Depth Affects Algal Symbiont Composition in Caribbean Coral
NCCOS-funded researchers investigating the diversity of symbiotic algae (Symbiodinium spp.) associated with the coral Agaricia lamarcki in Puerto Rico and the U.S. Virgin Islands found the coral’s algal associations change with depth.
Light-dependent corals form a mutually beneficial relationship (symbiosis) with the single-celled algae Symbiodinium, commonly known as zooxanthellae, which provide energy for the coral through photosynthesis. There are a variety of species of Symbiodinium which have different tolerances for light and temperature, and these traits determine the ability of coral to thrive under warmer conditions. Corals in shallower depths are at a greater risk. For the very abundant coral A. lamarcki, although found in both shallow and mesophotic depths (10-100 m) throughout the Caribbean, its ability to replenish depleted shallower reefs (10-40 m) may depend on the algae type it houses.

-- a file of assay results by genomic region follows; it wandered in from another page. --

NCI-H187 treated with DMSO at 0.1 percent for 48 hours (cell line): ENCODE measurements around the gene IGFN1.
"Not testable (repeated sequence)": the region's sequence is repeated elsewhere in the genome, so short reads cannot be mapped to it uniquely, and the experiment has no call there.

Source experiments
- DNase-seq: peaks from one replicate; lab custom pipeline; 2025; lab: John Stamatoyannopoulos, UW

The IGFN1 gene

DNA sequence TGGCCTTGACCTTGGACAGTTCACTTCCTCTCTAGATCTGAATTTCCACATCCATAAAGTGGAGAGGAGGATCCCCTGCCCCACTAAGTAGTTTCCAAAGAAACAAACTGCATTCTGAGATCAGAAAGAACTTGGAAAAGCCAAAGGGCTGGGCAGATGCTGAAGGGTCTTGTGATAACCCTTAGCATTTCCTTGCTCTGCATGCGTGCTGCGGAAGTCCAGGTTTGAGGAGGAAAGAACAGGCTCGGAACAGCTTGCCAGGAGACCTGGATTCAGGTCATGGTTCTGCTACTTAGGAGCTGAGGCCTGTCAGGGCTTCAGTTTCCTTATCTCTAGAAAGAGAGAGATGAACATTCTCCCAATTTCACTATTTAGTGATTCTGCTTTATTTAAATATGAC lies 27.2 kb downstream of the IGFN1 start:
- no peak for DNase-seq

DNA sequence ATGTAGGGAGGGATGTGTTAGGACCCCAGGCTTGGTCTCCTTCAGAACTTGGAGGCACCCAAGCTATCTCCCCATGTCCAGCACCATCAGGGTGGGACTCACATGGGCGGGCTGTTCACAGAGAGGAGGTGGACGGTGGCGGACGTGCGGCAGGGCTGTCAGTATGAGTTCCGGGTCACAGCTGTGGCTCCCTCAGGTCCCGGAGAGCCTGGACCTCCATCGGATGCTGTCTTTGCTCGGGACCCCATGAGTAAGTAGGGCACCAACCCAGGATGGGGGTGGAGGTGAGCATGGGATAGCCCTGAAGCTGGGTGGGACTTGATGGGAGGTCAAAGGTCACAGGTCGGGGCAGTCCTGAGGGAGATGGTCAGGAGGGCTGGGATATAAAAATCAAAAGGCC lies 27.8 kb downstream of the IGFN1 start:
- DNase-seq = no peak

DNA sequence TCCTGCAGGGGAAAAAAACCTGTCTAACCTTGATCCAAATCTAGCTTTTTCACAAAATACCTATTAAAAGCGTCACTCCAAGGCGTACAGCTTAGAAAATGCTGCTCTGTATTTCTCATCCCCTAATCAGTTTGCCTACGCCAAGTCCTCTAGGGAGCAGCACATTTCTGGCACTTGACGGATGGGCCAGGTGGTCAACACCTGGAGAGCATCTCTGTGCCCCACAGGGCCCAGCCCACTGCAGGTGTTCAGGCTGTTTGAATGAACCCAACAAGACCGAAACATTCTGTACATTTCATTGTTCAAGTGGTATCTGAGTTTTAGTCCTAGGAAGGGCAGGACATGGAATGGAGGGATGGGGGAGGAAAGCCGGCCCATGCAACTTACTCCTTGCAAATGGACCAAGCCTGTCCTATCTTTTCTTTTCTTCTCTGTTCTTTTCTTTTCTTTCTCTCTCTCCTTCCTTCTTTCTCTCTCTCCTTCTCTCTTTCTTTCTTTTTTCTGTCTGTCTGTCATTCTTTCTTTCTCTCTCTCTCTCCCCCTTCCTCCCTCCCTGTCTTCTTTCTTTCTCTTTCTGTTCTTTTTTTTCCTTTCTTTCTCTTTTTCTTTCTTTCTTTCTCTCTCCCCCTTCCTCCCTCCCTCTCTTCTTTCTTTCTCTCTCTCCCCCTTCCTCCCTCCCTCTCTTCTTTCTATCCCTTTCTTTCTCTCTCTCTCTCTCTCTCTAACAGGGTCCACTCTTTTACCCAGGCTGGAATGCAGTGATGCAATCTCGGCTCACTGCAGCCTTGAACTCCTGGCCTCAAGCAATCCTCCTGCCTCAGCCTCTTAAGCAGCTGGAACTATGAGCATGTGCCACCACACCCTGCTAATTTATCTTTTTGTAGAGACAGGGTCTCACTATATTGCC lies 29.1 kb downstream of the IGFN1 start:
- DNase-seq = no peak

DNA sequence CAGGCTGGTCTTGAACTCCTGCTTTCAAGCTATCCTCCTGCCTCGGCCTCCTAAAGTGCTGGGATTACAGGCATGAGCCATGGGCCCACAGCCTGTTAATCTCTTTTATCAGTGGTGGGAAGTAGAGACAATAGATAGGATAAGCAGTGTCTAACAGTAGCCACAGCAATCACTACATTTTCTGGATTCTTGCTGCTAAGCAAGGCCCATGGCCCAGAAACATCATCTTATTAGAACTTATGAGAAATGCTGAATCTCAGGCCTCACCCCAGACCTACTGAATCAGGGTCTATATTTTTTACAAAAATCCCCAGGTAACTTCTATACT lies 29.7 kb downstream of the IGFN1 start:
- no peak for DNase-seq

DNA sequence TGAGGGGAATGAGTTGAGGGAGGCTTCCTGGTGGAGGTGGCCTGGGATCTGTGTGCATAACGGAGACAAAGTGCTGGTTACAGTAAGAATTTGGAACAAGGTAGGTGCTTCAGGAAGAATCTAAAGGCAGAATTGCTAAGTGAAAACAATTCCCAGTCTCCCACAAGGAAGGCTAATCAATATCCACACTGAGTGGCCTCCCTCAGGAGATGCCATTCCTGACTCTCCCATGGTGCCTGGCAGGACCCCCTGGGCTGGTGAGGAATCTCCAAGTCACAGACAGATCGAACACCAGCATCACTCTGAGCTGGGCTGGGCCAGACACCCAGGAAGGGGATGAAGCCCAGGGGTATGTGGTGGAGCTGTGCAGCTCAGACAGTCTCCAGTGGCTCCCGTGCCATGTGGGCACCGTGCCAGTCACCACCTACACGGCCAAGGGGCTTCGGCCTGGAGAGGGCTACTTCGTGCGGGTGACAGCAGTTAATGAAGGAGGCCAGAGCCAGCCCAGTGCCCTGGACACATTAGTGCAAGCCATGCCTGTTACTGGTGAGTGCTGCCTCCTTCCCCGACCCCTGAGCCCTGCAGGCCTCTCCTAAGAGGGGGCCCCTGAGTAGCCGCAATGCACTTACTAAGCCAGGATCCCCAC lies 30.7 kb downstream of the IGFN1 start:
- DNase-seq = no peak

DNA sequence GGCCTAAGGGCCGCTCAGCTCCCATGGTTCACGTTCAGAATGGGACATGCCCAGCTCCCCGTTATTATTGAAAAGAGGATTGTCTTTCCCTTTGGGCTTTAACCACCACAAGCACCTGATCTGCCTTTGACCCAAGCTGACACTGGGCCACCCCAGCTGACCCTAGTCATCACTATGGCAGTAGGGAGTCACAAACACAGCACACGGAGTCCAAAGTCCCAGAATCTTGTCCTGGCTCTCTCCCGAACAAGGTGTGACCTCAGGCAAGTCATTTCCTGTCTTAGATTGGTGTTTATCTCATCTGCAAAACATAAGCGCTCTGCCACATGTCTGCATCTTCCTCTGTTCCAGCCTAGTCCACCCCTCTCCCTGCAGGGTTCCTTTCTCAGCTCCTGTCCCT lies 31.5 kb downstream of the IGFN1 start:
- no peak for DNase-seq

This is the first reporting of the presence of the thermal-tolerant species, Symbiodinium trenchii, in the upper layers of the coral’s depth range (20-25 m). This finding raises hope that A. lamarcki corals associated with S. trenchii living in the depleted shallower reefs (10-40 m) may be adapting to changing environmental conditions.
This study was part of the Deep Coral Reef Ecosystem Studies Program in the Caribbean, conducted by the Caribbean Coral Reef Institute at the University of Puerto Rico. Learn more about the study in the journal Marine Ecology.
For more information, contact Kimberly.Puglise@noaa.gov.
Citation: Lucas, M.Q., M. Stat, M.C. Smith, E. Weil, and N.V. Schizas. 2016. Symbiodinium (internal transcribed spacer 2) diversity in the coral host Agaricia lamarcki (Cnidaria: Scleractinia) between shallow and mesophotic reefs in the Northern Caribbean (20–70 m). Marine Ecology 37: 1079-1087.